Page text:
At the time Murtha said the cash flow issues were just temporary and would resolve in January or February, when Medicare pays out increased reimbursements for rural facilities.
Over the last few months, Empower’s presence in North Kansas City has been minimal — most of its employees, including Perez, were based in Miami. Now Empower may be gone entirely.
Documents filed with the federal Securities and Exchange Commission show that on Jan. 7, Perez entered into an agreement with Miami-based iHealthcare. Empower will give iHealthcare 10-year management contracts for its remaining hospitals in exchange for millions of dollars in “success fees.”
The documents also show that Perez will stay involved in the management of the facilities, running them in partnership with iHealthcare, whose leadership team includes several other Empower executives.
“The Parties agree to mutually work together to grow the business model and create new revenue lines that are currently not operational,” the SEC filings say.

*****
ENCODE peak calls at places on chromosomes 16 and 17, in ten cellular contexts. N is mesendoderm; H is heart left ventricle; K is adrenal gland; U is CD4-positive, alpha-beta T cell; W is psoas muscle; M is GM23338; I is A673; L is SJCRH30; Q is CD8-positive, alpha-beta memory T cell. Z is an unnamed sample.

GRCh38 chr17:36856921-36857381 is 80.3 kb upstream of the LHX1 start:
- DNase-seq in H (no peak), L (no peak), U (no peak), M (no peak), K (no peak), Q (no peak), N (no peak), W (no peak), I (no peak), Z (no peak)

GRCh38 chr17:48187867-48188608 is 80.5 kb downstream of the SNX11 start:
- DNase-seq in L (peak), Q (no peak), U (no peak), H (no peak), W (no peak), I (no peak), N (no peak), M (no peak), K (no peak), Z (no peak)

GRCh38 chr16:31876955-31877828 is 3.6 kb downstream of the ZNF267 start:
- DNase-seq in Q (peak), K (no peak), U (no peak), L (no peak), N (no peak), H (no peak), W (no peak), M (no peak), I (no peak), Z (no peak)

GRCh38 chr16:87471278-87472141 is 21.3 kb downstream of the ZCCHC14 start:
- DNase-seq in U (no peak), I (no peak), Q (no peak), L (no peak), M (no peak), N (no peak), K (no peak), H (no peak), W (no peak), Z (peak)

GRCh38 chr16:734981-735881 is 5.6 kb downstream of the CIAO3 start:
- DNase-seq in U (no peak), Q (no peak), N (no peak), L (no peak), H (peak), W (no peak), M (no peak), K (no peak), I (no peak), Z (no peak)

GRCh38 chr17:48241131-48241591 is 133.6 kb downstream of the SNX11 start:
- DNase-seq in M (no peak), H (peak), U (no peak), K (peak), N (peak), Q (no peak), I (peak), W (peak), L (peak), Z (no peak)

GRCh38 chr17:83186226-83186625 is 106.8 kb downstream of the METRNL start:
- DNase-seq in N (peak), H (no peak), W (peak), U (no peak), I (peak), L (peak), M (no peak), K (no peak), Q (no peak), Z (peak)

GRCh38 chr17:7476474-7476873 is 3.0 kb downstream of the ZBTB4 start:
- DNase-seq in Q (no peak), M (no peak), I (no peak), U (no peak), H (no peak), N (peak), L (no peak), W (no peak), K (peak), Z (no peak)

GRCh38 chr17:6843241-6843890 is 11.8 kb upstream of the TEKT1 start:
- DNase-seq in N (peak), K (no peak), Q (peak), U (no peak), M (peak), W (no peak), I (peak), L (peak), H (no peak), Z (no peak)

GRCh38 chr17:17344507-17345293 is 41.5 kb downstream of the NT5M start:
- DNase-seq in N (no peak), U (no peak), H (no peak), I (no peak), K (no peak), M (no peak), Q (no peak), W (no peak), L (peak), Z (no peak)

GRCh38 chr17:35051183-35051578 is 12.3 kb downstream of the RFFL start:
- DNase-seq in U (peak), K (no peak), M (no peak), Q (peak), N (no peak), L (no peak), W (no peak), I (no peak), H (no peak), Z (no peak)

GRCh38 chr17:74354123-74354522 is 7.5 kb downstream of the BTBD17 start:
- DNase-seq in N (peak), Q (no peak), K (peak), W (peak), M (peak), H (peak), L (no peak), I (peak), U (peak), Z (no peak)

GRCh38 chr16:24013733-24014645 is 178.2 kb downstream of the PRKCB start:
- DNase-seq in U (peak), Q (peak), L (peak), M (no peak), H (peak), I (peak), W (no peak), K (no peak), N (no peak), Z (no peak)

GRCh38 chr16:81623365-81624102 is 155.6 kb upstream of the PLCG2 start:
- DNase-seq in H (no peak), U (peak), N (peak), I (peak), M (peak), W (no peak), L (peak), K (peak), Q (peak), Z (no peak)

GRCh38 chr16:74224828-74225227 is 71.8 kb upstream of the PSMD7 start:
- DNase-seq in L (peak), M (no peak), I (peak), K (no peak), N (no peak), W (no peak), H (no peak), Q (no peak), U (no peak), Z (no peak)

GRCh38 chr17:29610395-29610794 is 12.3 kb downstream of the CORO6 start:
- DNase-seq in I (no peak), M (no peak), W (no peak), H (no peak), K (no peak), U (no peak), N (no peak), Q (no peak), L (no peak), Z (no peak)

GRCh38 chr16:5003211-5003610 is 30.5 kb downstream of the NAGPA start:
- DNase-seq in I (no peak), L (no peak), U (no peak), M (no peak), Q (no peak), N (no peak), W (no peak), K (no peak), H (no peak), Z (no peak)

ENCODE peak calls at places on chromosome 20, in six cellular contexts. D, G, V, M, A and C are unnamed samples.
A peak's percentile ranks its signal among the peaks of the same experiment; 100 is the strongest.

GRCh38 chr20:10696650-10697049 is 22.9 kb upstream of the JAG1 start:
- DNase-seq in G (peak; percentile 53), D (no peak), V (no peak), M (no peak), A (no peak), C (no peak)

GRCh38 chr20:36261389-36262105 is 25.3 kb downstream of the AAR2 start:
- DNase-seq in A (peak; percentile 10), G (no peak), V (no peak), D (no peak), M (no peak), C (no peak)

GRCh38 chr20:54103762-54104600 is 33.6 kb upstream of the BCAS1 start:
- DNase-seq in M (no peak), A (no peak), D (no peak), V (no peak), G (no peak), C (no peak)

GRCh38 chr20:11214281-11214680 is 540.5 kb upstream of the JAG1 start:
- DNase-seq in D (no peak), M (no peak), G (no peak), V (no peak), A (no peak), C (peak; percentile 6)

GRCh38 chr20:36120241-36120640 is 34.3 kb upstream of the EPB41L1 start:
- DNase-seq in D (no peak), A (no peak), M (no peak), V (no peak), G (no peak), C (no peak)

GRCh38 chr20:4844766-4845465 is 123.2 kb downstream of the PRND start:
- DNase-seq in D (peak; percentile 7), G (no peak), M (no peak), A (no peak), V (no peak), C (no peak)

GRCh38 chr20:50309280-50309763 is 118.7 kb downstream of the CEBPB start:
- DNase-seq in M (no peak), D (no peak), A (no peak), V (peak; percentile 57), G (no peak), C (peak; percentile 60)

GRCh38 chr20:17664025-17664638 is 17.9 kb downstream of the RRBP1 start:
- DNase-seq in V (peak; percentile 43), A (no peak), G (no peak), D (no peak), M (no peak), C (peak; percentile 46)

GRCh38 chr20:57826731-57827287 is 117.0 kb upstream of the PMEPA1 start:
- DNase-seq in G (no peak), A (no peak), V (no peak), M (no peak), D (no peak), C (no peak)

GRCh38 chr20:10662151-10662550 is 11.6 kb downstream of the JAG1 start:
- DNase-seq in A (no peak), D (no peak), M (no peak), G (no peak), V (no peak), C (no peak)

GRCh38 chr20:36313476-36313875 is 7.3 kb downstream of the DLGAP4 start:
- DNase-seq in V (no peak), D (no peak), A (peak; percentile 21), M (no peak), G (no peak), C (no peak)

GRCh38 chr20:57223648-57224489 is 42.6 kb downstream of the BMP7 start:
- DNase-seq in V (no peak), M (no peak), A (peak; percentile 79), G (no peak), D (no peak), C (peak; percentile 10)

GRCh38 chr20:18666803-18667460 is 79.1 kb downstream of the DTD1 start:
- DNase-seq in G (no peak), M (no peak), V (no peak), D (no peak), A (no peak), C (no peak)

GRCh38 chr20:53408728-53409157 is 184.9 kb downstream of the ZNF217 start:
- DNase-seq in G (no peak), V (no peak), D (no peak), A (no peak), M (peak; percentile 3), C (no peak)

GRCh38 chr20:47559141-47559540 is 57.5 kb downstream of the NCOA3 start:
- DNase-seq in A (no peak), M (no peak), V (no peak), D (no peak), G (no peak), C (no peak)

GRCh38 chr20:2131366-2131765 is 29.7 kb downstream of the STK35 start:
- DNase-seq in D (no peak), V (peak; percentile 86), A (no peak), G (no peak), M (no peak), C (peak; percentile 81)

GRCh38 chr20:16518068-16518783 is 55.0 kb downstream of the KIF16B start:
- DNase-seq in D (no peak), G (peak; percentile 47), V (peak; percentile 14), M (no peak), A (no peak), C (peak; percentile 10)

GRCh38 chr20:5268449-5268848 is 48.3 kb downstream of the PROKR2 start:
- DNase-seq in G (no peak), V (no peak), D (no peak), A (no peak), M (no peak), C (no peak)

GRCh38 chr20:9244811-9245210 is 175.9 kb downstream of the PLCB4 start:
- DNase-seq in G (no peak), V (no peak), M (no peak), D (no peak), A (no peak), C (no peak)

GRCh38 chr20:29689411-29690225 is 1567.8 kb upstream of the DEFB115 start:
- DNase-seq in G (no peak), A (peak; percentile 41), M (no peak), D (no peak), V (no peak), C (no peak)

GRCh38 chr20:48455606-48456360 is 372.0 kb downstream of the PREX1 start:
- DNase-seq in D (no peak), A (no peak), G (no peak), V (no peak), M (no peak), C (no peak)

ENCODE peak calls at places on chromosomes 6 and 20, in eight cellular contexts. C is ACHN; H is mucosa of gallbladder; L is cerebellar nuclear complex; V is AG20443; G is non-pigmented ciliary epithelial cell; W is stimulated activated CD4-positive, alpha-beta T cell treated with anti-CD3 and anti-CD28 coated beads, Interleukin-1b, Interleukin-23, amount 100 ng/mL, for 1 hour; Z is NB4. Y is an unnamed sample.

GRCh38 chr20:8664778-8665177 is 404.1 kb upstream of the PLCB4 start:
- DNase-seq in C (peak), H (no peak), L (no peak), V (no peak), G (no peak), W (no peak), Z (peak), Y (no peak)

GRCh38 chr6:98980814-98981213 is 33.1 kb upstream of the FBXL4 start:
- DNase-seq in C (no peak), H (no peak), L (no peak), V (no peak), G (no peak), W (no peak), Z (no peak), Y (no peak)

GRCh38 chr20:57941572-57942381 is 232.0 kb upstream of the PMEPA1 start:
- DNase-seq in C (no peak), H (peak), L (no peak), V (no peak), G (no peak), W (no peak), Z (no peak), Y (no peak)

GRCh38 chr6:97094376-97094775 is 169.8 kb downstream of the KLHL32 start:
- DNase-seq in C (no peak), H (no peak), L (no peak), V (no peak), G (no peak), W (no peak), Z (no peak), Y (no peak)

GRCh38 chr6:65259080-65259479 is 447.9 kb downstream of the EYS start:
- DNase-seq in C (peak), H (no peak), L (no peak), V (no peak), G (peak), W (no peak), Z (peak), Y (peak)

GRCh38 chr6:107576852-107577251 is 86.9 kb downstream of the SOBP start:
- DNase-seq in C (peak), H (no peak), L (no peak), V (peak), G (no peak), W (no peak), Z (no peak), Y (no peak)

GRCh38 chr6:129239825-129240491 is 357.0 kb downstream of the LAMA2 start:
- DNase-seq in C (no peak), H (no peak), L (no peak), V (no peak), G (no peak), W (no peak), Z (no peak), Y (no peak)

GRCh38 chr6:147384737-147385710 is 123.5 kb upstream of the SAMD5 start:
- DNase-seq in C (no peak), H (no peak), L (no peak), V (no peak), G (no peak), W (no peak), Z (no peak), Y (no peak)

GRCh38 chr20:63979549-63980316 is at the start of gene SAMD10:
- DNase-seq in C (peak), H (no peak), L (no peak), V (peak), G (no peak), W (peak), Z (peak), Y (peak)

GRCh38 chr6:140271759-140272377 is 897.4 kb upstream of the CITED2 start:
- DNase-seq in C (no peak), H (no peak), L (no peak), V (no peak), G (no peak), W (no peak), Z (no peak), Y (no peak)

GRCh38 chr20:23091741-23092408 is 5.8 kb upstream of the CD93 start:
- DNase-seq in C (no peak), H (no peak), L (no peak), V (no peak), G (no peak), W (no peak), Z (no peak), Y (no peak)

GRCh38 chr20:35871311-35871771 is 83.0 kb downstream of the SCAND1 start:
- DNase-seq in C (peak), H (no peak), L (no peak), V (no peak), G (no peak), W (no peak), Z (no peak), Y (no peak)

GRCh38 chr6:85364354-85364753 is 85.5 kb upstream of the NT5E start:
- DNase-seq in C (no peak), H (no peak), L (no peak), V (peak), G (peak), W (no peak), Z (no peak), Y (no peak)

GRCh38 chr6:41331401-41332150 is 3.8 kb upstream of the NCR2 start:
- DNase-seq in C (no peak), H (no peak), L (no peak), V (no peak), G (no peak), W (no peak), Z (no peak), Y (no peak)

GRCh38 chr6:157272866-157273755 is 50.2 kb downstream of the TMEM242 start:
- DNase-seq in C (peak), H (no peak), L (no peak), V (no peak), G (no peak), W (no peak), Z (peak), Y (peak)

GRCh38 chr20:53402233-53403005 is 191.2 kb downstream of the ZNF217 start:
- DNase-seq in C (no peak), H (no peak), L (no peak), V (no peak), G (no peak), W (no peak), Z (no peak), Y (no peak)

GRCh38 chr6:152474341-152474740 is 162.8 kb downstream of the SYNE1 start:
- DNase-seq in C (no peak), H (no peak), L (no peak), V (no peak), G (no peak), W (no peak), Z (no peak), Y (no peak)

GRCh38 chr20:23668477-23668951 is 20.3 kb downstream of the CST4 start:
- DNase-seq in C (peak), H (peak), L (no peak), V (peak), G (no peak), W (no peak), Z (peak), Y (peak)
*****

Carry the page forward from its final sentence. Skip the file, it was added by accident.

The deal was announced on Feb. 6.
IHealthcare CEO Noel Mijares didn’t respond to a phone message Thursday.
The hospitals included in the agreement were:
DeQueen Medical Center (Ark.), Fulton Medical Center (Mo.), Regional General Hospital (Fla.), Drumright Regional Hospital (Okla.), Fairfax Community Hospital (Okla.), Haskell County Community Hospital (Okla.), Hillsboro Community Hospital (Kan.), Horton Community Hospital (Kan.), I-70 Community Hospital (Mo.), Lauderdale Community Hospital (Tenn.), Oswego Community Hospital (Kan.), Prague Community Hospital (Okla.), Washington County Hospital (N.C.).
It’s unclear how much of the success fees Perez will ultimately collect. The SEC documents say that they’re pro-rated if any of the facilities close or are put in receivership before the 10 years are up. Some already have.
Oswego has closed. On Jan. 18, a Kansas judge approved Hillsboro’s request to remove Empower as the operator of its hospital and install a temporary receiver until another manager can be found. According to local news reports, Fulton Medical Center is under new management, Lauderdale Community Hospital has also filed for a receivership and Washington County Hospital and DeQueen Medical Center are in danger of closing.